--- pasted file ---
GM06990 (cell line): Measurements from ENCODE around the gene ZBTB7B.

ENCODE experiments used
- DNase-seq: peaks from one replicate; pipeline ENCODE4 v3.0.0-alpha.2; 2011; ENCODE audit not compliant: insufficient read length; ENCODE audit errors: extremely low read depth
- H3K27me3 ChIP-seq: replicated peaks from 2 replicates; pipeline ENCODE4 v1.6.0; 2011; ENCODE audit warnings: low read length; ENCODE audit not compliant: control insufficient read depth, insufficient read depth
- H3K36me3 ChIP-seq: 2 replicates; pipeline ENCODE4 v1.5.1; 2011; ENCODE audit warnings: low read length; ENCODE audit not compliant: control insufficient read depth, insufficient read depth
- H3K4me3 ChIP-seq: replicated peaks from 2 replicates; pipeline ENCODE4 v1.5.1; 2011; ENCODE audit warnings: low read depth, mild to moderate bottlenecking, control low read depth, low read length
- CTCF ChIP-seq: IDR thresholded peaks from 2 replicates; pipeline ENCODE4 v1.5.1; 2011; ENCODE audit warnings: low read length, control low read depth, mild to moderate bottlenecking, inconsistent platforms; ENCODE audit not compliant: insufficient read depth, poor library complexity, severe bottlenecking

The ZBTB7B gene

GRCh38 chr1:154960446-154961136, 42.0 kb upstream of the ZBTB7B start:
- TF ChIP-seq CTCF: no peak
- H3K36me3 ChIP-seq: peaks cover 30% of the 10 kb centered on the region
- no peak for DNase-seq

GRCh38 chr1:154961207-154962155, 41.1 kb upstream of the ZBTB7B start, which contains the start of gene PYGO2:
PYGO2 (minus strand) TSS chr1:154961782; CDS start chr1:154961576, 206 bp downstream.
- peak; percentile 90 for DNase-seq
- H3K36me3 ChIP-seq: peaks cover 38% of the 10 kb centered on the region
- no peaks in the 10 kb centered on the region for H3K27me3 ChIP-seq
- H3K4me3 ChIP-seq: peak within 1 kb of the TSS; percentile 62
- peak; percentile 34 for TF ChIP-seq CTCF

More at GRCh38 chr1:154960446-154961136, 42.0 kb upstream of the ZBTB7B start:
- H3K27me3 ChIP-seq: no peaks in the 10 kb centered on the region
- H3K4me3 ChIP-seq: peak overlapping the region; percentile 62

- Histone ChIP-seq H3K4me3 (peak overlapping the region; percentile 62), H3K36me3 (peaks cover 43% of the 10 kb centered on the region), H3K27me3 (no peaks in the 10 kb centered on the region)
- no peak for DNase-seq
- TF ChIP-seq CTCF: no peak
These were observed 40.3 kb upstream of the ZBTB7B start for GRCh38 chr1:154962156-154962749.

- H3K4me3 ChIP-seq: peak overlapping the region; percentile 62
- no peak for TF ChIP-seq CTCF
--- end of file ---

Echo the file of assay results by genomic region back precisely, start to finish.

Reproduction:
GM06990 (cell line): Measurements from ENCODE around the gene ZBTB7B.

ENCODE experiments used
- DNase-seq: peaks from one replicate; pipeline ENCODE4 v3.0.0-alpha.2; 2011; ENCODE audit not compliant: insufficient read length; ENCODE audit errors: extremely low read depth
- H3K27me3 ChIP-seq: replicated peaks from 2 replicates; pipeline ENCODE4 v1.6.0; 2011; ENCODE audit warnings: low read length; ENCODE audit not compliant: control insufficient read depth, insufficient read depth
- H3K36me3 ChIP-seq: 2 replicates; pipeline ENCODE4 v1.5.1; 2011; ENCODE audit warnings: low read length; ENCODE audit not compliant: control insufficient read depth, insufficient read depth
- H3K4me3 ChIP-seq: replicated peaks from 2 replicates; pipeline ENCODE4 v1.5.1; 2011; ENCODE audit warnings: low read depth, mild to moderate bottlenecking, control low read depth, low read length
- CTCF ChIP-seq: IDR thresholded peaks from 2 replicates; pipeline ENCODE4 v1.5.1; 2011; ENCODE audit warnings: low read length, control low read depth, mild to moderate bottlenecking, inconsistent platforms; ENCODE audit not compliant: insufficient read depth, poor library complexity, severe bottlenecking

The ZBTB7B gene

GRCh38 chr1:154960446-154961136, 42.0 kb upstream of the ZBTB7B start:
- TF ChIP-seq CTCF: no peak
- H3K36me3 ChIP-seq: peaks cover 30% of the 10 kb centered on the region
- no peak for DNase-seq

GRCh38 chr1:154961207-154962155, 41.1 kb upstream of the ZBTB7B start, which contains the start of gene PYGO2:
PYGO2 (minus strand) TSS chr1:154961782; CDS start chr1:154961576, 206 bp downstream.
- peak; percentile 90 for DNase-seq
- H3K36me3 ChIP-seq: peaks cover 38% of the 10 kb centered on the region
- no peaks in the 10 kb centered on the region for H3K27me3 ChIP-seq
- H3K4me3 ChIP-seq: peak within 1 kb of the TSS; percentile 62
- peak; percentile 34 for TF ChIP-seq CTCF

More at GRCh38 chr1:154960446-154961136, 42.0 kb upstream of the ZBTB7B start:
- H3K27me3 ChIP-seq: no peaks in the 10 kb centered on the region
- H3K4me3 ChIP-seq: peak overlapping the region; percentile 62

- Histone ChIP-seq H3K4me3 (peak overlapping the region; percentile 62), H3K36me3 (peaks cover 43% of the 10 kb centered on the region), H3K27me3 (no peaks in the 10 kb centered on the region)
- no peak for DNase-seq
- TF ChIP-seq CTCF: no peak
These were observed 40.3 kb upstream of the ZBTB7B start for GRCh38 chr1:154962156-154962749.

- H3K4me3 ChIP-seq: peak overlapping the region; percentile 62
- no peak for TF ChIP-seq CTCF